At least 300 people, including many schoolchildren, have been injured after two passenger trains collided near the South African capital, Pretoria, officials say. Medical workers say 28 people were seriously hurt.
The theft of cables used for signalling, compounded by human error, caused the crash, said the head of South Africa's rail authority.
The early morning accident happened when a train crashed into a stationary train near Attridgeville, a township west of Pretoria.
"Many are walking wounded and already left. There are 20 people in serious condition and one, the driver of the second train, is in a critical condition," local emergency services spokesman Johan Pieterse said.
"Both of the trains were full of commuters and between them were lots of schoolchildren on the way to school," the spokesman said.
A helicopter has airlifted one of the train drivers to a nearby hospital after he was trapped in the wreckage for two hours.
A spokesman for the local emergency services told the BBC it had transported more than 200 people, three of whom were critical, while 19 had serious injuries. The private Netcare 911 service said it had assisted 100 people, with three critical and three more seriously injured. The injured have all been taken to hospitals in Pretoria and Johannesburg.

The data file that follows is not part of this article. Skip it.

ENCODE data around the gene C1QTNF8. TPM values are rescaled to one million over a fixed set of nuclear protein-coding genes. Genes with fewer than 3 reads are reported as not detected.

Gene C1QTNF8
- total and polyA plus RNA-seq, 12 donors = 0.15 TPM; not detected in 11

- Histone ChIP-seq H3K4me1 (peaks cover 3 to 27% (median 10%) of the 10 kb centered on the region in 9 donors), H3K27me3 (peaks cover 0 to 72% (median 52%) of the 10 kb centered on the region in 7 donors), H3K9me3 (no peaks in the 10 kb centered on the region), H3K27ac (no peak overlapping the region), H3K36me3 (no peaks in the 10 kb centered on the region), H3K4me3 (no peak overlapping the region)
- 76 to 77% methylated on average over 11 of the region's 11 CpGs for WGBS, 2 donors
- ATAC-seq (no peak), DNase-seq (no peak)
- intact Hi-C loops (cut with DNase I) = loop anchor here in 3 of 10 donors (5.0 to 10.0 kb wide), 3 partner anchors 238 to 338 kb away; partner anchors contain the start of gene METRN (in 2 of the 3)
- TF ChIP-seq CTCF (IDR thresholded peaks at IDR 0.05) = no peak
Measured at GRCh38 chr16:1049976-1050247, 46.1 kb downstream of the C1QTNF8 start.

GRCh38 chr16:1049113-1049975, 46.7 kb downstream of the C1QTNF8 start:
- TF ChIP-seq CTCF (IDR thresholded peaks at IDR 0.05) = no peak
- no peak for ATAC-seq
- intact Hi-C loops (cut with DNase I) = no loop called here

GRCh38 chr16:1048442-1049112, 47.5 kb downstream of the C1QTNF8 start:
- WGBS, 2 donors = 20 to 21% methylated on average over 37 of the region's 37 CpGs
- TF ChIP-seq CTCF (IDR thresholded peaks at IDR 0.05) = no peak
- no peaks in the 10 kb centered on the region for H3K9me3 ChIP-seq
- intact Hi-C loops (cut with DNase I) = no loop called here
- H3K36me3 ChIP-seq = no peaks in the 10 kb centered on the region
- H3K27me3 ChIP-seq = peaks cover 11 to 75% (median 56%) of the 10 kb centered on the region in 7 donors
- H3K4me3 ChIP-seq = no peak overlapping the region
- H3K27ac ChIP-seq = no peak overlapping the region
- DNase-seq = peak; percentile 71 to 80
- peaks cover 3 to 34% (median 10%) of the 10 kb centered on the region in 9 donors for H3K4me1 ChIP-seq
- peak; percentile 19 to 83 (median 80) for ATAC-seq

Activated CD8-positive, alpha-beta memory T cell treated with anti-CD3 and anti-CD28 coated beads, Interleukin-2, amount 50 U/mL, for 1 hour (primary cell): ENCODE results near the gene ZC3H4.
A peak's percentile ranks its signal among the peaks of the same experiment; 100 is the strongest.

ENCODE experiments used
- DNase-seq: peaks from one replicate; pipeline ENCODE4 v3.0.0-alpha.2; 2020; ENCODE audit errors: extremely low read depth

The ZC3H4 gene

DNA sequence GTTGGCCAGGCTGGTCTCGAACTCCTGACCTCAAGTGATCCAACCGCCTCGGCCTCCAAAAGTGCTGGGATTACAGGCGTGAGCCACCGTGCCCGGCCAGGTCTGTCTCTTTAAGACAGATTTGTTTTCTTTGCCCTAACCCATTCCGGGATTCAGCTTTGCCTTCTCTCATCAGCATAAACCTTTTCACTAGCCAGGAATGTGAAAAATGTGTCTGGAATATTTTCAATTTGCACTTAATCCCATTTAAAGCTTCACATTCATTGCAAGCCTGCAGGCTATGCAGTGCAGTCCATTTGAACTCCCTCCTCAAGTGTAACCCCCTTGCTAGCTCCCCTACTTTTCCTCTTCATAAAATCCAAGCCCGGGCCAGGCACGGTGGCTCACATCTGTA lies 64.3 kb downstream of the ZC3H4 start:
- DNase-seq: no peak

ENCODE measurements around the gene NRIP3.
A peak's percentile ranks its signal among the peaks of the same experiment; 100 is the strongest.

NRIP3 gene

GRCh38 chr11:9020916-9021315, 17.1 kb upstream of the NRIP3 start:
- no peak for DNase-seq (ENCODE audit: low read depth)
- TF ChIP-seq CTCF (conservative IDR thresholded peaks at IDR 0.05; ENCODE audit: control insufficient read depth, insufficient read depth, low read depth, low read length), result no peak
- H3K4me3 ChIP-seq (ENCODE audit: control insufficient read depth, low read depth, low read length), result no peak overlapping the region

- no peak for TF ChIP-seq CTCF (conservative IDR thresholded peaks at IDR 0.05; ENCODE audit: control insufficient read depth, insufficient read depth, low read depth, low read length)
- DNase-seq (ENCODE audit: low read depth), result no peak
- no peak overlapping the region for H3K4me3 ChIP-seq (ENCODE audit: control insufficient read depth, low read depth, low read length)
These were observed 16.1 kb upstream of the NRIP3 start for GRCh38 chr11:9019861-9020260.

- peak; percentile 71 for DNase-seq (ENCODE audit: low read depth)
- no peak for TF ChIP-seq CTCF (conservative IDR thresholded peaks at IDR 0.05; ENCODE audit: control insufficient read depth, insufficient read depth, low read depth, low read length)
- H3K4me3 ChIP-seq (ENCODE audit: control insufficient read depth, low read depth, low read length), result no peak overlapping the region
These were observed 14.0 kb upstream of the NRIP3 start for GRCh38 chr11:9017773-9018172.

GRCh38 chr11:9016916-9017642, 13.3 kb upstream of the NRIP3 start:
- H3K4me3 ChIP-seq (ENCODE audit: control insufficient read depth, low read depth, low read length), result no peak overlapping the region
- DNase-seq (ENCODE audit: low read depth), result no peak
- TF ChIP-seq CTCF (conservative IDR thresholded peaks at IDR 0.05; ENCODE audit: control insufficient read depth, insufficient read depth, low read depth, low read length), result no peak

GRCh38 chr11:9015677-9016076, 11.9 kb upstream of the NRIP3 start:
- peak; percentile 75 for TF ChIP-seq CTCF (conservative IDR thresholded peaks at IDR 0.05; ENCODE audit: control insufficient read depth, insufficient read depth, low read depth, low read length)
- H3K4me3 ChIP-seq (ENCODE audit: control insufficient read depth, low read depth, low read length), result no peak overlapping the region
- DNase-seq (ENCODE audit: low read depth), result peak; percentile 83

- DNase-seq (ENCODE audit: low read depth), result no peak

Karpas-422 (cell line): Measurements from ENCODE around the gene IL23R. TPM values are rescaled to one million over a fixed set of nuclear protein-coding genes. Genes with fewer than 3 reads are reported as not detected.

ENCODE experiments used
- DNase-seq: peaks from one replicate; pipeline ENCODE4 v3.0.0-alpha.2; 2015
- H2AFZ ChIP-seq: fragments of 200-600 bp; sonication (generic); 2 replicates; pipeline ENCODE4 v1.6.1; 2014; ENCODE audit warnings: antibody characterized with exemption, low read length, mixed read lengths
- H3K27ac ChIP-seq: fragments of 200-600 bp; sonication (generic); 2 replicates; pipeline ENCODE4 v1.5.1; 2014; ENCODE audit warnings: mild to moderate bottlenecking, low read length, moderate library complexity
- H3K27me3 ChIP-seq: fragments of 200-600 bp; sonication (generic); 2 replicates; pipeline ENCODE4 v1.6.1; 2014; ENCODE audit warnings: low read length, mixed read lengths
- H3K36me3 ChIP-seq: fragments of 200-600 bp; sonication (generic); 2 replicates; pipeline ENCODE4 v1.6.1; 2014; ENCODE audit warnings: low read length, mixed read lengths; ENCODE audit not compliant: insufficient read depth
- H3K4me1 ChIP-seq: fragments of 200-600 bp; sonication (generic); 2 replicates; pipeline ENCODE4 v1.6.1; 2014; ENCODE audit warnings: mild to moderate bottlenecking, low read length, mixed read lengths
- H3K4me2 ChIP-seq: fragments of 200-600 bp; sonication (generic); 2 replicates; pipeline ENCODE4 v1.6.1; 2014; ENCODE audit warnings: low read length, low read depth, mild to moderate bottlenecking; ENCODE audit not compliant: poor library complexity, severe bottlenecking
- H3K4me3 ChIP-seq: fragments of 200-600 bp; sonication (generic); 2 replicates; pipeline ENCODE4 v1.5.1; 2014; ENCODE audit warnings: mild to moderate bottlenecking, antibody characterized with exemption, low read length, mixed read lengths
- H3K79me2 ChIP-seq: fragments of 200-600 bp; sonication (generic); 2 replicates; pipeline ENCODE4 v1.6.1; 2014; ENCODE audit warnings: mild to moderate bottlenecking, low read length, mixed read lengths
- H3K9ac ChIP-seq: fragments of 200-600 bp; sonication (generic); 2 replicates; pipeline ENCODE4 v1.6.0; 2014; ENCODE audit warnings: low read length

Rescue workers struggled to cut away the tangled wreckage of the trains to free the passengers.
One of the train drivers was freed from the carriage where he was trapped for two hours. He was among those critically injured.
The trains were on the same line toward the capital Pretoria when one train hit the other from behind.
The trains were operated by Metrorail, the country's rail system in cities.
It is just the latest serious rail accident to hit South Africa's urban rail network. In 2011, 857 commuters were injured in Johannesburg's Soweto township when a passenger train smashed into a stationary train during the peak rush hour period.
The Passenger Rail Agency of South, has itself described its passengers as "travelling like cattle."
Over 90 percent of commuter trains in South Africa date back to more than fifty years, the most recent dating from 1986.